Dealing with Dementia on a Very Personal Level
I had the greatest father-in-law…his name was Gerald Harvey Lease. His friends called him Gerry; his family just called him Pop.
Gerald Lease was born to Bella and Irving Lease in Brooklyn New York on July 16th, 1924. As many in his generation, he started his undergraduate degree at NYU and was called into the service during World War II before finishing. He went into the officer’s school when he joined the United States Air Force and earned the rank of First Lieutenant.
He was shipped overseas and acted as a navigator in B17 bombers during the war. He was stationed in Deenthorpe, England, from where he flew 38 sorties into enemy territory. His plane was hit by enemy fire on many occasions, but all of the men serving on that plane survived the war. For his service Gerry received several medals, including the honorable “Air Medal” for 'meritorious achievement' while serving as a B-17 Flying Fortress navigator in the 401st Bomb Group commanded by Lt. Col. W.T. Seawell, Pine Bluff, Ark. The citation accompanying the award reads: "for exceptional meritorious achievement while participating in a number of combat bombardment missions over Germany and Nazi-held territory. The courage, coolness and skill shown by Lt. Lease on all three occasions reflect the highest credit upon himself and the Armed Forces of the United States. "
My father-in-law spent most of his professional life teaching English to inner city kids at a Junior High School in Brooklyn, New York. He was an avid golfer, voracious reader, an expert at the daily New York Times Crossword puzzle, and a real tinkerer. He taught me not to be afraid to take a machine apart if it was broken, whether or not I had the knowledge to put it back together again!
Pop suffered from severe aortic stenosis, and despite one of the very early successful transcutaneous valve replacements done in the country, the lack of blood flow resulted in vascular dementia….and we all watched as our kind, thoughtful, literate, and intelligent father, husband, grandfather, friend, went from a strapping, vibrant man with a real joie de vivre, to a shadow of his former self.
The year before my father-in-law’s passing my family and I had the privilege of attending a reunion of the 401st Bomb Group with Pop. It didn’t take long to see that although these men and women were weathered by the ravages of time and hard life experiences, their grit and determination earned them the title of the “Greatest Generation”. While many were confined to wheelchairs, and brandished walkers and canes instead of flight gear and helmets, when the band struck this chord, those that could stood erect, and those that could not, lifted their eyes and voices in song as they enthusiastically belted out the words to the Air Force song “Off we go into the wild blue yonder, climbing high into the sky”. Gerry Lease now joins the ranks of those brave war heroes that fought for our freedom and now remains forever aloft.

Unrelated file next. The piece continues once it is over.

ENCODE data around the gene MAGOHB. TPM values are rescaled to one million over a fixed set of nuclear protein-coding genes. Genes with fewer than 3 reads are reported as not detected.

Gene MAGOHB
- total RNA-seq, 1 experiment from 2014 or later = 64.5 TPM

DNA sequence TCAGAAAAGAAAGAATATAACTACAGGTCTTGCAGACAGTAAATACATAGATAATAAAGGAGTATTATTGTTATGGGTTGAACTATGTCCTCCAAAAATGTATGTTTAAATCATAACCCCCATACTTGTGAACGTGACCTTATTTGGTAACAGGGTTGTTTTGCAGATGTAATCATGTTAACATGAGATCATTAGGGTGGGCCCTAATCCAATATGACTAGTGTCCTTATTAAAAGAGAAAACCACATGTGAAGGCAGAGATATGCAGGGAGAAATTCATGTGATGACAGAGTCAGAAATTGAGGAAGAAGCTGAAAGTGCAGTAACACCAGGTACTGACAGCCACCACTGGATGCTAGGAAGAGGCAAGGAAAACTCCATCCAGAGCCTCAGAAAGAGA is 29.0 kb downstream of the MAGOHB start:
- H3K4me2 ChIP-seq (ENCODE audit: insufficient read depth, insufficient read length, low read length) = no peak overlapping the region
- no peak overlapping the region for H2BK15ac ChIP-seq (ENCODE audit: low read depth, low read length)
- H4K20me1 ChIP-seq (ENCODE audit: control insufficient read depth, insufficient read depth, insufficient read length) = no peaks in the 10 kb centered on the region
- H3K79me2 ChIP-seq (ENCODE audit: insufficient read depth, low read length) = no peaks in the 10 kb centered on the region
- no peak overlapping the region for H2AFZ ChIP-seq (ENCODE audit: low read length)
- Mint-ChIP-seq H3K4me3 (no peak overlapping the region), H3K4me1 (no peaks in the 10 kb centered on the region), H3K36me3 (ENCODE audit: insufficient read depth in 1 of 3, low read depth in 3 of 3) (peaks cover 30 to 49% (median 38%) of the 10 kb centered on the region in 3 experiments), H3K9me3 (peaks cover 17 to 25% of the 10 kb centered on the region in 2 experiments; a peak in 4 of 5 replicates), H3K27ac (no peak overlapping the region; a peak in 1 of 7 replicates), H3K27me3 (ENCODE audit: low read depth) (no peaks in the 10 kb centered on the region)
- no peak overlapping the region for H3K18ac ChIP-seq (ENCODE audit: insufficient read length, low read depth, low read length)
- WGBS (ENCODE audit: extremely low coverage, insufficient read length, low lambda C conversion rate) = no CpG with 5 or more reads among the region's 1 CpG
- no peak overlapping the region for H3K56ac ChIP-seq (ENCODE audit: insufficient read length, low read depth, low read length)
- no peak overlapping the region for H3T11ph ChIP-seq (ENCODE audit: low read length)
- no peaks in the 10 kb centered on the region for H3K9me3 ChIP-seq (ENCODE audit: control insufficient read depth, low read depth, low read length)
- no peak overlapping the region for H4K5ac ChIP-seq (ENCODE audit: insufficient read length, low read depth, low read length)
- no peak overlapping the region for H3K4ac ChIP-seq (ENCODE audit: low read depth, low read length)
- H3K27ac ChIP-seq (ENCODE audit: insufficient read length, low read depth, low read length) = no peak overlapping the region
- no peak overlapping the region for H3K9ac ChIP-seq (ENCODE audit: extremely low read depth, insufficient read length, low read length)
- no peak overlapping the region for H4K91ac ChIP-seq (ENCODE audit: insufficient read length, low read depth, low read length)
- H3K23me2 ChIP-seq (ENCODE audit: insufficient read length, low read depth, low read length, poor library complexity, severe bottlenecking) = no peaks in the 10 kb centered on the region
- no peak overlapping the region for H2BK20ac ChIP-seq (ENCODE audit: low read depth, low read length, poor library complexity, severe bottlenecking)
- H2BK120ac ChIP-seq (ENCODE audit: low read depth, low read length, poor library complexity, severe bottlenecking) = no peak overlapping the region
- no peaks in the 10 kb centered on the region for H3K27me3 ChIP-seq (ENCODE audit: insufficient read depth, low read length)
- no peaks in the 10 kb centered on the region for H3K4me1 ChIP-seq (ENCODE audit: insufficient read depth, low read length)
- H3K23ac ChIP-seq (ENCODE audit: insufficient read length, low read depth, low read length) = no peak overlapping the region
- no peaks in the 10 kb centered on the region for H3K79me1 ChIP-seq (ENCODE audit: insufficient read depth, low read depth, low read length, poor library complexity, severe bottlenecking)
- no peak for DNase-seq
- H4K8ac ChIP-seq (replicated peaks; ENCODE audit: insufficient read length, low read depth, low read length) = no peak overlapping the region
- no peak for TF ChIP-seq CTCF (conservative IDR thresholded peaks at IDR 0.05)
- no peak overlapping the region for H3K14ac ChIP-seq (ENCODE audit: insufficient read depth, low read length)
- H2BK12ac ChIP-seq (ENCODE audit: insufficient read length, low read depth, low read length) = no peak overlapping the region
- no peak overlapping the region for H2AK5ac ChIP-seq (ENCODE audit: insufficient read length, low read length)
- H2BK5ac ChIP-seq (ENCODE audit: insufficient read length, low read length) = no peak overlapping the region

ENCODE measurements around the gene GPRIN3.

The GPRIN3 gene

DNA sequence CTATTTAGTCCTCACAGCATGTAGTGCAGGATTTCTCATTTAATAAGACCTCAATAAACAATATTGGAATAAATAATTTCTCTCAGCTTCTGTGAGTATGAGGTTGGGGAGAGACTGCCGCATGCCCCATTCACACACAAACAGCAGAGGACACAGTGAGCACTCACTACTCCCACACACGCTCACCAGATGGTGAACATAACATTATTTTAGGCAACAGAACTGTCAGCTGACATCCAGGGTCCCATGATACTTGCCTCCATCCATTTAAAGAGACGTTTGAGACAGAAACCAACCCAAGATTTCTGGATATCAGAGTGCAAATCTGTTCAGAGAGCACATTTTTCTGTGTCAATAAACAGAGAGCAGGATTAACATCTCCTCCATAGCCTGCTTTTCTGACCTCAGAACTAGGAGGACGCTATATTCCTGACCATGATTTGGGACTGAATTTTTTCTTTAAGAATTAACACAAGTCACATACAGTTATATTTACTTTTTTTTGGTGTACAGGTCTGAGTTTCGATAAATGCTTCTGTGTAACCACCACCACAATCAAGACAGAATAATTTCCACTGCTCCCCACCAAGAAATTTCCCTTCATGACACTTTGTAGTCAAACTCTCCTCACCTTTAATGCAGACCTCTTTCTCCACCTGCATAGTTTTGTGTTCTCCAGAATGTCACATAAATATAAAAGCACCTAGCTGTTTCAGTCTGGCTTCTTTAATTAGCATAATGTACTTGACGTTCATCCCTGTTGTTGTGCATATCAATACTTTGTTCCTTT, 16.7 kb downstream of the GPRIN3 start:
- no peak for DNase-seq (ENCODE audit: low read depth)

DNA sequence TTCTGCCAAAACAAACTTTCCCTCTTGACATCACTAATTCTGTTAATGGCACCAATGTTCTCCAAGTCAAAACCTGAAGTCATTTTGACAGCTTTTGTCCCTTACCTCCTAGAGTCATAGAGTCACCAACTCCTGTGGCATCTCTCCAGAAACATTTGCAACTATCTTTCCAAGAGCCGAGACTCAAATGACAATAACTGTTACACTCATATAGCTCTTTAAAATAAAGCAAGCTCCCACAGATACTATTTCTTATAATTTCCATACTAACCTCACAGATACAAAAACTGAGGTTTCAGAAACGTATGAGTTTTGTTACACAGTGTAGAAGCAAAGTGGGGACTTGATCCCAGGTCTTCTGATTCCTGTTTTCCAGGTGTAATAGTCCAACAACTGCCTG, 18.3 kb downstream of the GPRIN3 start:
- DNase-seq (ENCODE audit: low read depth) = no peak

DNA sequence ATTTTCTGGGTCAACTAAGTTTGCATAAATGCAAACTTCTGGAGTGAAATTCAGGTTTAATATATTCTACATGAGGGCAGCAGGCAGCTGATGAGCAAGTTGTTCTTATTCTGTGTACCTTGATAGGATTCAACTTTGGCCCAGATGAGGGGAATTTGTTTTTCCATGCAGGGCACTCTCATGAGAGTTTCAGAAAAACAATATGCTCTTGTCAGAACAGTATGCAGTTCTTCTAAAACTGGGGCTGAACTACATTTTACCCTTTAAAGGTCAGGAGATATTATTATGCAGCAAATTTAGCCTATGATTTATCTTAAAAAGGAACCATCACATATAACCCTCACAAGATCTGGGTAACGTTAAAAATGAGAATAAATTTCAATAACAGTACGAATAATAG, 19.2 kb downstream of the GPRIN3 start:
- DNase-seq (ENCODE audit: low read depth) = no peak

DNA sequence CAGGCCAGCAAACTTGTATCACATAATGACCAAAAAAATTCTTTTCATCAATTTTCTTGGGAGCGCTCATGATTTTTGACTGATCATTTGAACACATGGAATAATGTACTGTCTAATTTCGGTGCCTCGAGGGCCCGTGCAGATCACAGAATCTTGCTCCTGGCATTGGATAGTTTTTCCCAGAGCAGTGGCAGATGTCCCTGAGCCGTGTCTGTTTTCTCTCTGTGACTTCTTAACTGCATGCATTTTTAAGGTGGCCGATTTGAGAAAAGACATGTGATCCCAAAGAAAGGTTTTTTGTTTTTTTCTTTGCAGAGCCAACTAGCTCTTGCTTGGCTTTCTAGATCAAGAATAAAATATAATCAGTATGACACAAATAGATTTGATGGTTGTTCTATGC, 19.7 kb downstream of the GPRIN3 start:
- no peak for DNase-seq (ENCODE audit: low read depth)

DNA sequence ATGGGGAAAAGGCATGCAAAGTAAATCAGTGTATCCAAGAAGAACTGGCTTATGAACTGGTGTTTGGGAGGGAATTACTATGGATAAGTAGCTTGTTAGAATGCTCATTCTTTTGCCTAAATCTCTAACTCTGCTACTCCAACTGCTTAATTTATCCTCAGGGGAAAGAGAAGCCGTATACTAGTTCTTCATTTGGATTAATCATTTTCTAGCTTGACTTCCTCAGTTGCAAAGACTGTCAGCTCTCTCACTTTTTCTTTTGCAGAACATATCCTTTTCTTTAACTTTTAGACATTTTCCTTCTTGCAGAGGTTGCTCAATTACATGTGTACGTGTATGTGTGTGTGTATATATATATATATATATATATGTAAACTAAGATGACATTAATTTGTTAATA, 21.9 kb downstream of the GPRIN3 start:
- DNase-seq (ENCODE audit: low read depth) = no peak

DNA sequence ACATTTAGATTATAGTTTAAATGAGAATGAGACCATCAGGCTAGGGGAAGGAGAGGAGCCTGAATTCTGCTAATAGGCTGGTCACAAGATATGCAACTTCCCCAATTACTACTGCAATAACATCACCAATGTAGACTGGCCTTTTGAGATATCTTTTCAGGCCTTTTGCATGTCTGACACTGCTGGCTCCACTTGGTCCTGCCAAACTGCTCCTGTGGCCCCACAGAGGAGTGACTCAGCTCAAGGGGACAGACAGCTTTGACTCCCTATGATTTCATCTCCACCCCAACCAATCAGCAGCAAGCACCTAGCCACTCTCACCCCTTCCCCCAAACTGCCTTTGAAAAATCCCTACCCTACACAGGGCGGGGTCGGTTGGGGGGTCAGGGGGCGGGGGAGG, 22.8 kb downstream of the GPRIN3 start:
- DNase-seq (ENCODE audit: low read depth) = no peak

After finishing my medical training at Yale University School of Medicine I went on to do my surgical residency at Yale New Haven Hospital and specialized in Otolaryngology, Facial Plastic and Reconstructive Surgery. I practiced that discipline for almost 25 years in the Washington DC area and then decided to return to school to explore my penchant for the business side of medicine. I went on to enroll in the Carey Business School at Johns Hopkins University and did so with my then 22-year-old son Joshua. We were the first father and son duo to enroll together in the MBA program! After graduating, Joshua went on to specialize in the financing of senior living facilities. He introduced me to two gentlemen from the Midwest who were looking for a partner to help them build a portfolio of assisted living facilities. I remember the day that Josh and I took the plane to Chicago and we met Steve Lirtzman and Steve Kaufman for the first time. They took us around to see some of the other communities that they were involved with throughout the years and finally came to one they had built and managed and then sold to a larger concern several years prior to our visit. They still had good ties with the community director, so we were allowed to visit that site. I remember when we walked into the foyer three women in their mid-80s saw both Steve’s and ran over to them and hugged them and kissed them. It had been several years since they had seen them and they said, "where have you been, we’ve missed you terribly". It was at that moment when I realized that these were the people that I wanted to go into business with and call my partners. Over the last 10 years I could not be prouder of the four memory care assisted living facilities that we have built and operated with two more assisted-living communities about to open in the fall of 2019. The demand and the need is still so great that we plan on building additional units in the Midwest in the coming years.
Part of the reason for our success is that the Steve’s and I share a common philosophy of “doing well by doing good.“ Our primary concern and focus is always on the patient and their families, providing a secure and nurturing environment that dignifies the lives of our residents. Our culture permeates throughout our staff and our communities in that we are always trying to celebrate life with activities, dancing, music, games...all while providing a safe and compassionate environment for the people entrusted to our care. I do this in memory of my father-in-law Gerald Lease and for the legacy he has left behind. I do this for our residents and their families because I understand the importance of the work that we do and the peace of mind it provides to all.